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Students in Cincinnati elementary schools didn’t get a full summer break from their classrooms this year, and educators are hoping the change makes a difference in student achievement.

During the month of June, elementary students were given an opportunity to participate in the Fifth Quarter program, spending several weeks with their teacher for the upcoming school year and getting a jump start on new material.

“We focused on acceleration for next year, working toward state standards in core areas,” Lauren Mitchell, deputy superintendent for Cincinnati Public Schools, told “We saw about a 30 percent increase in the number of students participating in summer programs.”

Some schools had a participation rate as high as 75 percent, she said.

The Cincinnati Public School system serves more than 33,000 students in 58 schools. About 70 percent of the students are black, and 27 percent are white.

Like urban systems across the country, CPS faces stiff challenges.

On Monday, the school board is expected to vote on its budget that could include more than $20 million in cuts for items such as supplements for coaches, school crossing guards and reductions in transportation services.

School superintendent Mary Ronan said this has not been an easy summer for her, grappling with difficult budget decisions to reduce spending and avert a deficit as long as possible.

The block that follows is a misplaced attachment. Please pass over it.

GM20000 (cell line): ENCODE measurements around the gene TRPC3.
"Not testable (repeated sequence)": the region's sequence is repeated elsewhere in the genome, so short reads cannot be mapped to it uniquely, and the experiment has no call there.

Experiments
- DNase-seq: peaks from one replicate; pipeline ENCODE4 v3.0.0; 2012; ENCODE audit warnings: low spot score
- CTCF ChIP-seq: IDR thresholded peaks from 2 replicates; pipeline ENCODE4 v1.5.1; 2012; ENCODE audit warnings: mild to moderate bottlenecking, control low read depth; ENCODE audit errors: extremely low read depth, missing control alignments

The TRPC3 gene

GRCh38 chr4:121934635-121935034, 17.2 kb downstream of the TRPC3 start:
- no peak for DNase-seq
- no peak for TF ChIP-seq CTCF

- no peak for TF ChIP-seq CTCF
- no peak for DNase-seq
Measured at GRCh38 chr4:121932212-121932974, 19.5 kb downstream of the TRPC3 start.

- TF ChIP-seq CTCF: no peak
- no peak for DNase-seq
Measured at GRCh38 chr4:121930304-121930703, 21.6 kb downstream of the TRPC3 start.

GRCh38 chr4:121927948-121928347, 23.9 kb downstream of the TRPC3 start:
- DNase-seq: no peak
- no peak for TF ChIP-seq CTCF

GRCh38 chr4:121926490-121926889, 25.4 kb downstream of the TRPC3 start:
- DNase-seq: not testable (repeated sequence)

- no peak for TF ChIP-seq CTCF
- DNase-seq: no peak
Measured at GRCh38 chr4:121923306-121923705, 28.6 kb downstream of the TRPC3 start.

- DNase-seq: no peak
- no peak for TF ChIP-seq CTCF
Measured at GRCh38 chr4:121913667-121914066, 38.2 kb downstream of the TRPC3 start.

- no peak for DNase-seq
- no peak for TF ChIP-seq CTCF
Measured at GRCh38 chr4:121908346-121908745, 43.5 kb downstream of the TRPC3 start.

While the school system is having to cut back and watch spending, it has received some financial help from other sources to help achieve some of its goals.

A five-year Developing Futures in Education Grant from the GE Foundation funds initiatives to help improve student scores and learning in math and science, close achievement gaps and encourage more students to attend college.

The grant focuses on improved math and science teaching, enhanced curriculum development, systemic change across the entire school district and heightened school, business and community collaboration, according to a statement from GE.

A major component of the program relies on high-quality professional development to enhance the ability of teachers to use meaningful, innovative and research-based strategies in the classroom.

Sixteen CPS schools were identified as turnaround schools, and principals receive additional support and training to help turn the schools around, Mitchell said.

High schools have also been included in recent initiatives for change.

“We want all of our students to graduate and be prepared for college,” Mitchell said. “They take the ACT on campus for free in the 11th grade. This allows us to develop a customized plan to better prepare them for graduation and college.”

The graduation rate in Cincinnati schools has increased to about 82 percent, Mitchell said. The increased focus on preparation and also smaller schools that give students an opportunity to attend the school of their choice with a specialized focus are part of the reason for success, Mitchell said.

Moreover, every student in Cincinnati Public Schools will be offered free breakfast this year for the first time, said Jessica Shelley, food services director for the system.

“There are so many studies that show that students pay attention better in class, there is a lower rate of absentees and fewer visits to the school nurse when they have breakfast, Shelley told

Since 2005, free breakfast was only offered at some of the schools. Last year, about 13,000 to 15,000 students ate a free breakfast at school. With the expansion of the program, Shelley said she hopes at least 20,000 students will eat breakfast at school each day.

“We looked at it and said, ‘How can we not do this?’” Shelley said. “This is about improving student achievement.”

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